So, post the investment, we set up a joint project, and this is where Telia proved to us and the startup ecosystem that they get it. They get how to form agile and result-orientated projects where both parties can play on their strengths. They get how a modern corporate can successfully work with a smaller, but innovative, startup.

In practice, they allowed us, the startup, to lead the project: Project Cosmogony. And this is how we did it - in ten steps:

1. Unacast project managed the project as the project owner – with Telia as the product owner

2. We used Unacast technology stack in the cloud - to build products fast

3. We used Unacast communication tools and project management tools, like Slack and Coda – to communicate fast

4. Telia contributed with access to data, knowledge, capital and people to make sure the project had the muscles needed to achieve ambitious goals – to grow fast

5. The entire team was located at the Unacast offices (Yes, Telia employees ate lunch with Unacast every day and even joined the Unacast Christmas party)

6. Each week the project checked in with all the key stakeholders from both companies, also the ones not working 100% on this project

7. Each month the project communicated with the management teams on both sides to make sure everyone was informed of our progress

8. If there were blockers on either the Telia or Unacast side they were swiftly fixed, and the speed of the project and Unacast as a whole was never compromised

9. Not once did Telia interfere to force the scope or direction. Not once did they second guess our decisions. Not once did they not believe in Unacast and all the people that worked hard every day to bring this project past the goal post

10. The project hit every single milestone and OKRs

The results are in – and the theories are initially proven

Now, six months later, I’m happy and proud to say that we have produced ground-breaking work together that is ready to go into production. We have disrupted how to combine cutting-edge location technology with massive amounts of cell-tower data to launch higher precision, higher quality, higher transparency, and faster insights products than previously available.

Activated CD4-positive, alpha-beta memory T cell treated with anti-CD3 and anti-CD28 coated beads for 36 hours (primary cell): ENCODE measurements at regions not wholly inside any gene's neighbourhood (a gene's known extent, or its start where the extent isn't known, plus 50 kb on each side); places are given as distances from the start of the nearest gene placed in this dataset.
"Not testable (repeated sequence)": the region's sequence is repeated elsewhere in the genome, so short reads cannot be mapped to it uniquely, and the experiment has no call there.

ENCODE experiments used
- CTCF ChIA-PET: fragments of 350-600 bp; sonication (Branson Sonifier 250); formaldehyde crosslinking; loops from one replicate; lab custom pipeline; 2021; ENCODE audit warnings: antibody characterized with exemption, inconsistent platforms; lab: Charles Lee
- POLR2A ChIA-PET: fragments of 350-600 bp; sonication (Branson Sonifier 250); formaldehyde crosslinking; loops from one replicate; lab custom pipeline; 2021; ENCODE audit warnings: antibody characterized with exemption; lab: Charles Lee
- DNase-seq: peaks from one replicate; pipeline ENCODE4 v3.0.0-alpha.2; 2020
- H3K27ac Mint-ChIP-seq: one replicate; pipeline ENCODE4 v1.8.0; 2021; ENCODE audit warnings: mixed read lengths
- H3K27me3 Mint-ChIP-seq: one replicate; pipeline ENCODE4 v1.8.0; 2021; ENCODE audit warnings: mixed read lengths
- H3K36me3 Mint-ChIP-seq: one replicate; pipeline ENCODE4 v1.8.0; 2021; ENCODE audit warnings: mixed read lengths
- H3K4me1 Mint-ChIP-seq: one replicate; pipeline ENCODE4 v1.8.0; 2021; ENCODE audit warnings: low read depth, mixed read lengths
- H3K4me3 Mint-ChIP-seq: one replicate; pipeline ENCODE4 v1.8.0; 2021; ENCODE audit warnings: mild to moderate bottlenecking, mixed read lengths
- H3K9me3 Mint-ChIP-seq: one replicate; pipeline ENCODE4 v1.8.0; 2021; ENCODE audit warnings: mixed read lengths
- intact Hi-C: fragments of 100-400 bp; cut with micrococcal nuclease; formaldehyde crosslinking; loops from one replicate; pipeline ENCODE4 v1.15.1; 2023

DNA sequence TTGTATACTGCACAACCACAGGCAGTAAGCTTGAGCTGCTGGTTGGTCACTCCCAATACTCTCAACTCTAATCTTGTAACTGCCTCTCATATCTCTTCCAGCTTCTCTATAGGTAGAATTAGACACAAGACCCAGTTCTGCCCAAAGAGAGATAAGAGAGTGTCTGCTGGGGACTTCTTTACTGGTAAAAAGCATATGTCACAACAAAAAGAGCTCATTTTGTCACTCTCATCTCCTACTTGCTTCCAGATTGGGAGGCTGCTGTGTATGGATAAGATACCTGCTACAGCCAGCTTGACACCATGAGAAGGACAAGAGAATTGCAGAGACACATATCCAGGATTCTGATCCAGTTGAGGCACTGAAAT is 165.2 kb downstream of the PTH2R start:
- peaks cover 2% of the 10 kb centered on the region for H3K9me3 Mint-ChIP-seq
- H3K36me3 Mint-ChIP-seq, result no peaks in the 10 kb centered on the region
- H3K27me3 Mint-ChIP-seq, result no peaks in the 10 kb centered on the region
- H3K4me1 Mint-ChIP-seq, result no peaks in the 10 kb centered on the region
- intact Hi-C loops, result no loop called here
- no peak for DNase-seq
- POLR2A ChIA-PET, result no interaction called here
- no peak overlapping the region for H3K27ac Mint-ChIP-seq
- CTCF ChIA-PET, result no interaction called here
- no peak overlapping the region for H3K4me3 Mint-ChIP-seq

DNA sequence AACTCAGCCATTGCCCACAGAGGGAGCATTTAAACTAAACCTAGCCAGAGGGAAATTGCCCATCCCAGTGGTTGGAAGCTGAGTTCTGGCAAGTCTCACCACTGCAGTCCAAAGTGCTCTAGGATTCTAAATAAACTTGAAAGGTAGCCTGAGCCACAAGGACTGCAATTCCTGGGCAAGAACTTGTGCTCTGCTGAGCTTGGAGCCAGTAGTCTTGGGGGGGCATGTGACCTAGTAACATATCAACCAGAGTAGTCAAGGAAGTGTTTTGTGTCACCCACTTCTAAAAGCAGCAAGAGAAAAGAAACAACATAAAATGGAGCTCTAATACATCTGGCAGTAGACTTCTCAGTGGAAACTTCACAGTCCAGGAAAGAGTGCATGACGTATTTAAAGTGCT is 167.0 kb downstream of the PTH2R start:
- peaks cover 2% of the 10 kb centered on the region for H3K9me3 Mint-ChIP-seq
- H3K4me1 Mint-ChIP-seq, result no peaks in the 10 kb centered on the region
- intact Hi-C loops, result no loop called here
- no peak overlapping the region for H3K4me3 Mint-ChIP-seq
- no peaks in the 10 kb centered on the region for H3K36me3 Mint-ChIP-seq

On a more knowledge-based level we have as a startup learned a lot from working with a big corporate like Telia, especially from their industry domain expertise within cell-tower based products. I would go so far as to say it has fundamentally changed our company’s DNA.

And, while I can’t speak for Telia, I would argue they too have learned something from us. And one example is their newfound love of putting their technology up into the cloud, even experimenting with the same cloud provider as us – Google Cloud Platform.

To summarize: We have created new products and new insights that can be commercialized, and both parties have come out stronger and wiser on the other side of the project. High scores all around.

A new generation of power couples

After several cautionary tales in Norway over the last years of corporates not getting it right when cooperating with startups, it was so good to experience an example of the opposite. Even better, as the project leader I was able to experience it up close and personal and also to benefit directly from the immense amounts of energy that is released when a corporate and a startup understand how to maximize each other strengths.

Together Telia and Unacast were able to redefine a product category – and was heavily featured in news articles and on stage.

Other corporates should learn from this – because right now Telia has an advantage over others when it comes to these types of collaborations. And I’m sure they’ll going to take advantage of it.

And Pac-Man - you can stop running away now.